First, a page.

I know I have been quiet on here. I haven’t posted in 10 days. I think in blog time that is something like 3 years. I have been stricken with a terrible case of writer’s block. The only natural enemy of the writer. Well, there may be others, but writer’s block is certainly the worse .
Writer’s block is that horrible condition where a writer has no idea what to write. In can be minor; like not know what to write on Twitter. Or it can be severe; like not knowing what to write anywhere. Writer’s block affects all writers of all ages, there is no vaccine against it, and it often requires lengthy treatments that are not guaranteed to work. Worst of all it’s not covered by most insurance carriers.
My case was moderate. I managed to put together a few tweets, I think I got on Google+ with a post, and Facebook got a few posts. But, I could not think of anything to write, both here or for a new short story. I haven’t got anymore written on my novel.
I tried all the treatments. They don’t work. I brainstormed, I read, I wrote nonsense, I opened the documents to type, and still nothing got down to the page. I tried hard to get something down on paper some where. Nothing. Not even a sticky note on the fridge reminding me to buy my son Ice Cream toppings for his school party.
I had an awesome dream. I woke up and thought, This will make the most awesome story known to man. Sure enough, my writer’s block was so severe that I didn’t write the idea down and fell back a sleep. That is a cardinal sin in the writing community, and I did it. And now, I still can’t remember even the smallest detail of what that dream was about. All I can remember now is, You fool. You could have been the next Heinlein, and you didn’t write it down. Your note pad was arms length from your bed and you were too lazy to write it down.
Then yesterday I got a rejection letter from a publication for my latest short story. Its okay, it was only the first market I have sent it too so I was not really surprised. However, when you have writer’s block it is a bit more discouraging. I sent it off to another publication as I promised myself I would always do.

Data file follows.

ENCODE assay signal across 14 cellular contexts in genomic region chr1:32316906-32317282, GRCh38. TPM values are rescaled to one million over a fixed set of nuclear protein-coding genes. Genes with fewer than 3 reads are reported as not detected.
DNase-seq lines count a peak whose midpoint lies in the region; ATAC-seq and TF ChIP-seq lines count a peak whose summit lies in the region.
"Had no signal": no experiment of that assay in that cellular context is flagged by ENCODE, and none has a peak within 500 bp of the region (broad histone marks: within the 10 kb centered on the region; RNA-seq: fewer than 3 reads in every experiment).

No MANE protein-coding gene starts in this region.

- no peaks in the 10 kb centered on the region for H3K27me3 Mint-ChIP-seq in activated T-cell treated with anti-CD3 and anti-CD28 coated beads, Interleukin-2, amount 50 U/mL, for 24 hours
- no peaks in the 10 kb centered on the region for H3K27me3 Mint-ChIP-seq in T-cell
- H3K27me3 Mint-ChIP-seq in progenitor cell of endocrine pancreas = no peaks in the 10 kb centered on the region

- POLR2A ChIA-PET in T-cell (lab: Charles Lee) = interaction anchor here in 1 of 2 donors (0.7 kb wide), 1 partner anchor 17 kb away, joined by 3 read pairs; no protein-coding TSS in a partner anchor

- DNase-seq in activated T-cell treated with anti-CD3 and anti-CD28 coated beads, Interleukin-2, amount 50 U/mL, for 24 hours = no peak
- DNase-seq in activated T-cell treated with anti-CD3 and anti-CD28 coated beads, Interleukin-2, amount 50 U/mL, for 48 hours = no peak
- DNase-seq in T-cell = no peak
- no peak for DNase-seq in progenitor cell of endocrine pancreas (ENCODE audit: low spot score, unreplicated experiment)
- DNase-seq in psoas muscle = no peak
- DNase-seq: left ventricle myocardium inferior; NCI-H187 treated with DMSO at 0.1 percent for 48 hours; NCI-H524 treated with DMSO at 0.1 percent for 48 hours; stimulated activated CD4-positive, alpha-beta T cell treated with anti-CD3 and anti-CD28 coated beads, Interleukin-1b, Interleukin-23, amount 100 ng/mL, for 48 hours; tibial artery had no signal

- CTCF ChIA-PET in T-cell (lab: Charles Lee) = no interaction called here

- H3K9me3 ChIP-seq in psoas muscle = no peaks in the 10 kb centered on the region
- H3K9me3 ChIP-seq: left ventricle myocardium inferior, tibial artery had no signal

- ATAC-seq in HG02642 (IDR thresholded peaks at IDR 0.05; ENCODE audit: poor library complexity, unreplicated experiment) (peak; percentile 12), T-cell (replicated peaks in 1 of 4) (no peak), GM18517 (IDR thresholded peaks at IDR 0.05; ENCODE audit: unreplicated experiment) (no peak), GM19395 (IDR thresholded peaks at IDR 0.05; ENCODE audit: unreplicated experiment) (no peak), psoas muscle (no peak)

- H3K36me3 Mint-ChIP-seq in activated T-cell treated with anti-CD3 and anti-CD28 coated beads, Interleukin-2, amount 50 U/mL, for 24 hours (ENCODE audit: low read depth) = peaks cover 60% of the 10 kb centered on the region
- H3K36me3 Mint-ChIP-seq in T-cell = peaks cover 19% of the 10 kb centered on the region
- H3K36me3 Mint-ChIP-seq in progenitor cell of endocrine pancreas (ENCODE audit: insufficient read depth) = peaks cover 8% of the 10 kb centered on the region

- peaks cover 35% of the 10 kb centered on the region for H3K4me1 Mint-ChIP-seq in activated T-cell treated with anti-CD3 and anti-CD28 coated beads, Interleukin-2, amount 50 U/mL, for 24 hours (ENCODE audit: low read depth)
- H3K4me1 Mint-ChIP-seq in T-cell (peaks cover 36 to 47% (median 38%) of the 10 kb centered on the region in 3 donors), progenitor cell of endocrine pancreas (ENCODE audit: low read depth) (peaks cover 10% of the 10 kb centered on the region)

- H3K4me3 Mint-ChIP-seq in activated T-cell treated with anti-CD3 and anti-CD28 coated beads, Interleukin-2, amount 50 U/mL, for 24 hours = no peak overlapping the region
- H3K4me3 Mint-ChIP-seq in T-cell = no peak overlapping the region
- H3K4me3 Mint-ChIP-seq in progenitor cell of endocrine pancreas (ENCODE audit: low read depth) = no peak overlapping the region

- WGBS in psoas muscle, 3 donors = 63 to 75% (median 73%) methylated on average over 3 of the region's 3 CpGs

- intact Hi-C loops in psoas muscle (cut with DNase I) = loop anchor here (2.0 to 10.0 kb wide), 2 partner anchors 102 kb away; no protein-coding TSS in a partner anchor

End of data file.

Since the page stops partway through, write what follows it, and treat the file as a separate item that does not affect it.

And then I had a great idea for a blog post. I will write about Editors.
Then I realized that might be career suicide if I wrote down what I was thinking of editors after getting a rejection. So I decided that post should probably wait.
Well then my Van broke down… yes I drive a mini-van. Stop looking at me like that. Men drive mini-vans too. Well, as you have read in other threads, writing provides stress relief for me. Well, I needed it and I still couldn’t think of a damn thing to put on paper.
Then today, I went through my routine. Checked Facebook, Checked the Facebook Author Page, Checked Twitter, Checked Google+, and then I got to this site. And I thought to myself, I need to blog. My adoring fans need to hear from me. It has been three blog years since I posted.
It didn’t work. I couldn’t think of anything. Then after going back to Facebook and then back to this site. It dawned on me. I should write about the tragedy of Writer’s Block. And so, I give you this post. I managed over 700 words here.
I AM CURED!
So what is my point is all this? I am not sure I really have one. Give me a minute, let me see if I can make one up…
Okay I got it.
Writer’s Block is a debilitating disease to a writer. And really only time can cure it. The more you force yourself to writer something the more resistant the disease becomes. Sometimes you have to just take a break and let the disease run its course. And when you are ready you will have something great to write. Or at least something to write.*
If you have suggestions on how to cure Writer’s Block, please feel free to comment.
Now if you will excuse me, I have things to write.
*Note: The statements made in this blog have not been evaluated by the FDA, your results may vary.